Oh, yeah! What’s so special about your Peninsula?
A visitor to the Peninsula recently teased me with that query.
Having resided in Ocean Park for 18 years, I told him about seven special sites that make a visit to our end-of-the-world Peninsula special.
• After arriving here in September 1999, my curiosity compelled me to turn at 116th Street, Long Beach, to view a tiny cemetery, that of the “cantankerous farmer” and highly-respected Judge John Briscoe. The first probate judge of Pacific County and representative to the territorial legislature, Briscoe was buried in a small grave in 1901. (See photo.)
According to Oysterville historian Sydney Stevens, Briscoe devotees like Michael Lemeshko have worked to assure proper maintenance and even formed a Friends of the Briscoe Burying Ground group which operates under the CPHM 501(c)3 umbrella. Now, that’s unusual.
• Oysterville is a remarkable village on the National Historic Register with its original one-room schoolhouse and church still in use for community events. The Oysterville Post Office is the oldest continually-operating post office in Washington and residents receive mail only at that post office.
For some years the post office was managed by singer/poet Casey Killingsworth, the “poetic postmaster” I wrote about in a feature story for the Daily News.
And don’t forget that Oysterville was once the county seat with a college, two hotels, and a weekly newspaper. Alas, the county seat documents were stolen by raiders in 1893 and taken to South Bend. Remarkable village.
• The oldest continually-operating retail store in Washington, Jack’s Country Store, is for many tourists a must-visit establishment, with an inventory rivaling Fred Meyers, a great hardware department, terrific service and a bevy of unusual items.
It’s a store where you can look up a lot to discover old-fashioned washtubs and pails and lots of flags you just can’t find elsewhere. I wrote a feature story about Jack’s for the Daily News just 10 months after settling in Ocean Park. Tourists still flock to Jack’s for a shopping adventure.
• The Long Beach Peninsula beach, 28 miles in extent, is (reputedly) the longest continuous beach in the United States and the world’s largest drivable beach.
During inland heat waves, thousands flock to our beaches. Many revel in our kite festivals, fireworks displays, and other events like sand castle contests and pet parades. Whoopee!
• Many tourists come here to explore the Lewis and Clark story. They can enjoy Clark’s Tree, the whale memorial sculpture and numerous interpretive exhibits along the 8-plus-mile Discovery Trail.
• Of course, tourist-town aficionados must visit Marsh’s Free Museum in Long Beach to marvel at Jake the Alligator Man, on display in apparently mummified condition.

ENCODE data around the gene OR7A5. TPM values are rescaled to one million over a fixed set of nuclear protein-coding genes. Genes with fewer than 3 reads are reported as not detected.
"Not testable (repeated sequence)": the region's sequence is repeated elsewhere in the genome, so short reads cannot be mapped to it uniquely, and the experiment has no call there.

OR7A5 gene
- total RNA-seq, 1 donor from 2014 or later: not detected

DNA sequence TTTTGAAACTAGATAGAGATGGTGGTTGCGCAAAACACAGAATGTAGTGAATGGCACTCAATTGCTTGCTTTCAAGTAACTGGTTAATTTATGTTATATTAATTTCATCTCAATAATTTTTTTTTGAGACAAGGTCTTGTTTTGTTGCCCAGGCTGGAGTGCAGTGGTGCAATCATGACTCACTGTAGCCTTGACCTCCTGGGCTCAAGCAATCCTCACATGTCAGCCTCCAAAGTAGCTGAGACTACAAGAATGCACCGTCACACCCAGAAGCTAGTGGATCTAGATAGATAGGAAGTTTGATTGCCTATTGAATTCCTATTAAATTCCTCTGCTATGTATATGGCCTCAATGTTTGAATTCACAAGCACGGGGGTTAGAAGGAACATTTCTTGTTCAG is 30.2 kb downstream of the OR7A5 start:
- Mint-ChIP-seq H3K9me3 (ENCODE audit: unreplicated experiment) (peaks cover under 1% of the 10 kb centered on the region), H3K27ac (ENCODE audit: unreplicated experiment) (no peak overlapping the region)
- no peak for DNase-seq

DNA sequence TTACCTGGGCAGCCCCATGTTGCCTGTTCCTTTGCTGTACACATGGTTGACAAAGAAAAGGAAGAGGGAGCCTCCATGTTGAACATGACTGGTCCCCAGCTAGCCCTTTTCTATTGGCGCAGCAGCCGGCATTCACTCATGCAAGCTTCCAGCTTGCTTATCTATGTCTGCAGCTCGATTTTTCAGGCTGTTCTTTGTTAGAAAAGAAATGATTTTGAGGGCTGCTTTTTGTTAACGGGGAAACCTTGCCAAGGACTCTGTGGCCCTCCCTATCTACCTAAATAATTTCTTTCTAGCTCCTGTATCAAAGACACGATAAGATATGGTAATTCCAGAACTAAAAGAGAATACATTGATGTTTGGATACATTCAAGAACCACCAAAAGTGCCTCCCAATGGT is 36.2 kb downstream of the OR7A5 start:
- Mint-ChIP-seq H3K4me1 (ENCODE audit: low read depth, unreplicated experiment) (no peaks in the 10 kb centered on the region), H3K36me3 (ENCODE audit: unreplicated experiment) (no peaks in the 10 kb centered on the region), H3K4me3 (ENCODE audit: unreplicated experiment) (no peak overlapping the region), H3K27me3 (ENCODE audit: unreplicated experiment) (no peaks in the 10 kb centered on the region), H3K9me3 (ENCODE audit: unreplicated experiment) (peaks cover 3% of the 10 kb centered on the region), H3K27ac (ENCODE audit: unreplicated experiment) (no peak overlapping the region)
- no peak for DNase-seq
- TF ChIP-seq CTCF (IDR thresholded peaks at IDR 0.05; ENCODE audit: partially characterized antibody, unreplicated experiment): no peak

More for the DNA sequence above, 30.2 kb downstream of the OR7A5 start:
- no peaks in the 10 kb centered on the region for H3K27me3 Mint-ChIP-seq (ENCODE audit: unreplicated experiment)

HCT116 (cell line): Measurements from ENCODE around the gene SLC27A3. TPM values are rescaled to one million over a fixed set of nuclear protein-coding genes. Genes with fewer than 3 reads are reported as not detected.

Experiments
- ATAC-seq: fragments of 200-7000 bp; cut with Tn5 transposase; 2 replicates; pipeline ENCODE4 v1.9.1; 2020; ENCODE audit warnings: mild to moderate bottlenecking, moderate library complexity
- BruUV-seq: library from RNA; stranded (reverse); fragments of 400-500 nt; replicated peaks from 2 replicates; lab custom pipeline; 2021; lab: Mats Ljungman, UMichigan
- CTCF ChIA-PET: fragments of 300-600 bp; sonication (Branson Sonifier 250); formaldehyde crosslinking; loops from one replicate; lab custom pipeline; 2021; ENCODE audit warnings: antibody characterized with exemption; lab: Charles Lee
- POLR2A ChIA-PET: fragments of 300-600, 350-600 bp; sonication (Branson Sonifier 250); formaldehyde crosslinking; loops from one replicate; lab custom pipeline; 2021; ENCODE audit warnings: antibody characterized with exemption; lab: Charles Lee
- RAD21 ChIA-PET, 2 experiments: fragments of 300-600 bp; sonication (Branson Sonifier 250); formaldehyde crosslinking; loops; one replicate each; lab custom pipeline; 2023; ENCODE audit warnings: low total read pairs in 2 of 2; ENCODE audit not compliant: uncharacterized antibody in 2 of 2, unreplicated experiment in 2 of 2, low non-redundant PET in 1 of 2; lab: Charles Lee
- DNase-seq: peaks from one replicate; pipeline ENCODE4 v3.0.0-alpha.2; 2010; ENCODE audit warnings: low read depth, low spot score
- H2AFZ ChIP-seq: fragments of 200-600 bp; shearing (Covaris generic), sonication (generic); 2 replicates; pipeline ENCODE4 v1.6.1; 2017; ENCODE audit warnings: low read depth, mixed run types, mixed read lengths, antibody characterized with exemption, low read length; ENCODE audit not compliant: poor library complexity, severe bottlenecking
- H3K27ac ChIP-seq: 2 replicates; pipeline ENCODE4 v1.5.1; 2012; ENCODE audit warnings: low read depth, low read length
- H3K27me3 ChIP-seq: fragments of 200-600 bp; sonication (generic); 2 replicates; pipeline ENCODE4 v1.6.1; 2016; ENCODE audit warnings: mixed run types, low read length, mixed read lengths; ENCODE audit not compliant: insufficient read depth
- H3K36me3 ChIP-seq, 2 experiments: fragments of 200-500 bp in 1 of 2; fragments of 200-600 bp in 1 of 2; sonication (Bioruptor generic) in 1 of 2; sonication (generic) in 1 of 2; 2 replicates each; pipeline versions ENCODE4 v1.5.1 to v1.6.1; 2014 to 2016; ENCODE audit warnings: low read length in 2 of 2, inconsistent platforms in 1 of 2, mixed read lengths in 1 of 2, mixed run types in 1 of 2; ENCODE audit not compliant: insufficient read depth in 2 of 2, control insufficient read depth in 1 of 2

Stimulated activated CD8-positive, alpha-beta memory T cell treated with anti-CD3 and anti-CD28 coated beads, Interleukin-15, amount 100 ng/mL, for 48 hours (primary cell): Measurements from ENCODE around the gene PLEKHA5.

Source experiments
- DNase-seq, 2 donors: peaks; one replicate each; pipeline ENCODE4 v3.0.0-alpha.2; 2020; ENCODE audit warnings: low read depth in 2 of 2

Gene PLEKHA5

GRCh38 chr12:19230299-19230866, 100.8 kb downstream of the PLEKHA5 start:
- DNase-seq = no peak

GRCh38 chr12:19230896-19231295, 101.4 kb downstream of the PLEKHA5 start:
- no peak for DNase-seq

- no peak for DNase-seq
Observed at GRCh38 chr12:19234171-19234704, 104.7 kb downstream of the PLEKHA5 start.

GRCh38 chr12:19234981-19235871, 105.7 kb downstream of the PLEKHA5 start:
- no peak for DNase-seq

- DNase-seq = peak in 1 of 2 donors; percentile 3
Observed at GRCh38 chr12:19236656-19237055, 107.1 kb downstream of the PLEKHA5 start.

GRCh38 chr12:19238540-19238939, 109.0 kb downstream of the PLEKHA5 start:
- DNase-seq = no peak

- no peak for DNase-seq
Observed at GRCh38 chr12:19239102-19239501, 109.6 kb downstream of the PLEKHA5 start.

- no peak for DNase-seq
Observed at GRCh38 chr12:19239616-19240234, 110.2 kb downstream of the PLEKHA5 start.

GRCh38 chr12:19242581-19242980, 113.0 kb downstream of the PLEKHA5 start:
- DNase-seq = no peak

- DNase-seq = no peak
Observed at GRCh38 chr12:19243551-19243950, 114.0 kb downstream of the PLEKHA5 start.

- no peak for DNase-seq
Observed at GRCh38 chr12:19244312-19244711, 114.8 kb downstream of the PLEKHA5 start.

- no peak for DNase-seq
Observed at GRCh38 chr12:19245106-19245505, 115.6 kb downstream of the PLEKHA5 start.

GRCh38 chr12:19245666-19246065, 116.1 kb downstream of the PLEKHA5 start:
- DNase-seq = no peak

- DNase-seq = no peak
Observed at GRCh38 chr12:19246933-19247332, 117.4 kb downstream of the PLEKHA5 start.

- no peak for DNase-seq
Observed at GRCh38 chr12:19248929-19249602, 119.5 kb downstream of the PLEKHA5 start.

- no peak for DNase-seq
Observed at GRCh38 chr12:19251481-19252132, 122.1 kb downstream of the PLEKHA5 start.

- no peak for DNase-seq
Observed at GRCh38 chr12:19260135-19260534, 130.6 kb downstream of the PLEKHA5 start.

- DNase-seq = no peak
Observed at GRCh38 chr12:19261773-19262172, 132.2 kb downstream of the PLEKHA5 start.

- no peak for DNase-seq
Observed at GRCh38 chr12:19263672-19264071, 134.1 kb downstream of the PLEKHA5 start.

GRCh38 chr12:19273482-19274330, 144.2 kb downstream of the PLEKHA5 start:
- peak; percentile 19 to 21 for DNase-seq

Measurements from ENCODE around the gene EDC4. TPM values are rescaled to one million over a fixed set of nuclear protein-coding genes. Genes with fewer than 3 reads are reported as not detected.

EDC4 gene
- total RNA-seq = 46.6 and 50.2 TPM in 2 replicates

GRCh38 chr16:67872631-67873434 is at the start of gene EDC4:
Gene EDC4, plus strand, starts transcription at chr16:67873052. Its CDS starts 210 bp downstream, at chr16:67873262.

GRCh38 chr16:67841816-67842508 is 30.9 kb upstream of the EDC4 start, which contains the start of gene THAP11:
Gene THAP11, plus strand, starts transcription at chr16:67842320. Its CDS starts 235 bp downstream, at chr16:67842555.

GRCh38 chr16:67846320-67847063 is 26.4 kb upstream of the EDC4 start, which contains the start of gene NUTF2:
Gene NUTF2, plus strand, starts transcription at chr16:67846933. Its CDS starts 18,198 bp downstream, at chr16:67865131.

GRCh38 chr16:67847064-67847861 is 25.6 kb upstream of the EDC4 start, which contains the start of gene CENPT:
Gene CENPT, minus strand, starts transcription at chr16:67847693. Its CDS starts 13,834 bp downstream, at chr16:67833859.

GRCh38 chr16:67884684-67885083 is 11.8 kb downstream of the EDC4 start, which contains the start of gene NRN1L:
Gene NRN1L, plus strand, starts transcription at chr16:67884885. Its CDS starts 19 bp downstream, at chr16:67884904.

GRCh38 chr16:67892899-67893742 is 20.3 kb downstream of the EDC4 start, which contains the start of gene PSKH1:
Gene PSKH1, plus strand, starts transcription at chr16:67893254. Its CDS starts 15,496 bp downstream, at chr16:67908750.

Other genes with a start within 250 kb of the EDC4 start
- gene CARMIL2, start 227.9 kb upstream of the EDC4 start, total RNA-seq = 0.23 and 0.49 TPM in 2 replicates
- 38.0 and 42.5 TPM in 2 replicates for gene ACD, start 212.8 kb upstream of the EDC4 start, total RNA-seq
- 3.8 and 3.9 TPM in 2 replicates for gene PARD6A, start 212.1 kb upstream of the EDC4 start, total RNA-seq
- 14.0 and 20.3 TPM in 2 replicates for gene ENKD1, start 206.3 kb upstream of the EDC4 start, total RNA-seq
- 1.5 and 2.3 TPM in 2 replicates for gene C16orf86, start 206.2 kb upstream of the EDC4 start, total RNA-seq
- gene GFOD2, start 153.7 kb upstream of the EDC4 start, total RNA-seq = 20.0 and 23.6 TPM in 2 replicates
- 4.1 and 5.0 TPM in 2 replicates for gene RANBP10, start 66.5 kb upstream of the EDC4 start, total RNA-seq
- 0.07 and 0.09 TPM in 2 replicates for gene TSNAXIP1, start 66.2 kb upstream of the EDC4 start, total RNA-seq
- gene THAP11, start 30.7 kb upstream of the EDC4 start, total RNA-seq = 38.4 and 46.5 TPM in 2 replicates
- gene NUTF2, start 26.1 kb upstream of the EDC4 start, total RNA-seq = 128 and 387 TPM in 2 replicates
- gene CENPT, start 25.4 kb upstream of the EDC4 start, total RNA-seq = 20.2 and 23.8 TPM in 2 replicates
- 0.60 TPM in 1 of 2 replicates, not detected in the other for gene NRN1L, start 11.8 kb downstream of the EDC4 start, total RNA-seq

Originally acquired for $750 in 1967 from an antique store, Jake has acquired a cult-like following in Northwestern culture.
His 75th birthday party, celebrated annually in August, features car shows, bachelor parties, bridal contests, and live music. Bumper stickers featuring Jake can be commonly seen throughout Washington and Oregon. A must-visit site for tourist-trap fans.
• And last (drum roll please), the Mermaid Inn, featuring its once-hotly-debated mermaid statue. According to Chinook Observer editor, Matt Winters, the mermaid was originally downtown next to the Long Beach Tavern until about 1985, when it was divested to the 8-unit motel in north Long Beach. (See photo.)
In a letter to the editor, a woman criticized the mermaid and brought it up at a city council meeting. ‘Twas a Brouhaha. Though there was widespread agreement that it was ugly, she took it further, calling it “pornographic, vulgar, lewd, ugly, provocative and degrading to women.” Picky, picky, picky! Winters suggested that it later emerged that the complaining woman had mental health issues.
When my son David first ventured from San Francisco to our peninsula, he enjoyed the beaches, Lewis and Clark memorabilia, occasional bear sightings and the like. But the two items that really caught his eye and generated major adrenalin were the go-carts and the mermaid. No accounting for David’s good taste.
Note: there is a Mermaid Inn in Vancouver, B. C., one in New York City, and nine in England. But none of them can rival ours.
There you have it, seven peninsula “wonders” that distinguish or sometimes embarrass us.
Do bear in mind that our total population (2010 census) stands at just 8,500, short of big-city Astoria’s 9,800. In addition to the seven “wonders of the peninsula” I’ve described, our small population sustains a disproportionate number of churches, thrift shops, RV parks and real estate agencies. Amazing!
No doubt we live in a fascinating place. Makes me wonder why anyone would ever want to leave it.
Reach permanent Peninsula resident Robert Brake at email@example.com